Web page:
In Mahwah Bergen Retail Group, the third parties protected by the non-consensual third-party releases were officers who had ceased working for the debtor before the Chapter 11 case was filed and were contributing nothing to fund the plan. None of the creditors who were enjoined from pursuing claims against them participated in negotiation of the terms of the plan. Notice of the terms of the plan was sent only to registered security holders, not all creditors who would be enjoined, and there was no information in the record as to how many of the security holders actually received the notice. The bankruptcy judge who confirmed the plan “extinguished these claims with little or no analysis.”

Despite the differences in the facts, the opinions in Purdue Pharma and Mahwah Bergen Retail Group are strikingly similar in one respect. Both District Courts concluded that direct claims of creditors against parties other than the debtor are, in bankruptcy parlance, “non-core claims” that could be adjudicated only by courts established under Article III of the Constitution whose judges enjoy life tenure to insure their independence. Bankruptcy judges, who serve 14-year terms, could not bar the enforcement of such claims, effectively adjudicating them, without running afoul of the Constitution. Although bankruptcy judges may adjudicate “core” bankruptcy claims under Article I of the Constitution, “Article III simply does not allow third-party non-debtors to bootstrap any and all of their disputes into a bankruptcy case to obtain relief.”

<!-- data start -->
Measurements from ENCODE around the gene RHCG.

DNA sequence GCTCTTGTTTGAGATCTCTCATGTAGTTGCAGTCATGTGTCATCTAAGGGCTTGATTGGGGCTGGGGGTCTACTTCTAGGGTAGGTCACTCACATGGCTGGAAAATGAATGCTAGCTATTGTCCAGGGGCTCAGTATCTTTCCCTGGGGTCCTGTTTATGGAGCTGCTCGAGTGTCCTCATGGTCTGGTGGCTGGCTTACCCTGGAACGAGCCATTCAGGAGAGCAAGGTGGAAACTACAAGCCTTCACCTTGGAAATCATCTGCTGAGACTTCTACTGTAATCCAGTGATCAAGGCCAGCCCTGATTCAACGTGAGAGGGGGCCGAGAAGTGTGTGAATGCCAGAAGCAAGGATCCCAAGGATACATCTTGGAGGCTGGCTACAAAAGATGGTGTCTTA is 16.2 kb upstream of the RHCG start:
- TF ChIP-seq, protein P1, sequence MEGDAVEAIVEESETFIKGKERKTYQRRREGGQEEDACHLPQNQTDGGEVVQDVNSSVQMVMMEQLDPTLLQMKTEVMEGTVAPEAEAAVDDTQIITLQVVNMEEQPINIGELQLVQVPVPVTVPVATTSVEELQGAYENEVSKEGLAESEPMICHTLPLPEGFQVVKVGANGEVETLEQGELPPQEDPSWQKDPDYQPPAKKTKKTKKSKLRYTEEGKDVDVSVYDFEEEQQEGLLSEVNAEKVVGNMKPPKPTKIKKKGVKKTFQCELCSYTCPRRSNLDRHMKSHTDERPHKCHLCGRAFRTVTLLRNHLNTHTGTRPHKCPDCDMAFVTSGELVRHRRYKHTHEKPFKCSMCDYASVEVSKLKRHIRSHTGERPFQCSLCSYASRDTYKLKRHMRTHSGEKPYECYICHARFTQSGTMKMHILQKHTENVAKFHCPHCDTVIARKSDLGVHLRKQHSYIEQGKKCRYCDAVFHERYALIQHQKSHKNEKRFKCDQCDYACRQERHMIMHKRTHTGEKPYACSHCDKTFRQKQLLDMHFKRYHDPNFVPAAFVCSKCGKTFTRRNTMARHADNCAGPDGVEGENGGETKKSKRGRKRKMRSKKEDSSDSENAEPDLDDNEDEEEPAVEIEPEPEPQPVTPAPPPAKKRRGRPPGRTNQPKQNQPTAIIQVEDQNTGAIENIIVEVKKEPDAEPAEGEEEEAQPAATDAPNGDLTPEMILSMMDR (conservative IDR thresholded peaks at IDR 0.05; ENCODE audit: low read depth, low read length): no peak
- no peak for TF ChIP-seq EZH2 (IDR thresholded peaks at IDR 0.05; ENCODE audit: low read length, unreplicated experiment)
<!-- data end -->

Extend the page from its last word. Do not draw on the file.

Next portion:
Because it was not bound by prior law in its Circuit approving non-consensual third-party releases as the court was in Mahwah Bergen, the Court in Purdue Pharma added another reason to vacate the confirmation of the plan. The Purdue Pharma Court went on the hold that even if the bankruptcy court could adjudicate creditor claims against non-debtors without violating the Constitution, nothing in the Bankruptcy Code gave it statutory authority to enjoin creditors from pursuing claims against non-debtors. Noting that Congress amended Section 524 of the Code in 1984 to authorize bankruptcy courts to enjoin prosecution of claims resulting from exposure to asbestos against non-debtors under carefully delineated circumstances, the Court said that “The notion that statutory authority can be inferred from Congressional silence is counterintuitive when, as with the Bankruptcy Code, Congress put together a ‘comprehensive scheme’ designed to target specific problems with ‘specific solutions.’”

Before the plan in Purdue Pharma was confirmed, but after the plan proposing non-consensual third-party releases was filed and stirred public debate over the use of Chapter 11 to shield the Sackler family, identically titled bills were introduced in the U.S. House of Representatives and U.S. Senate as HR4777 and S2497, respectively. The “Nondebtor Release Prohibition Act of 2021,” if enacted, would prohibit discharging liability of non-debtor third-parties to creditors without the creditors’ consent and limit the time period during which a bankruptcy court may stay prosecution of creditor claims against non-debtor third-parties while a bankruptcy case is pending to 90 days. Neither Bill has reached a floor vote to date.

Congress has much more on its plate than addressing the ability of Chapter 11 debtors to use Chapter 11 to shield non-debtors from liability. The debate over the propriety of non-consensual third-party releases in Chapter 11 plans seems destined to rage on in the courts, with mixed results, for the foreseeable future.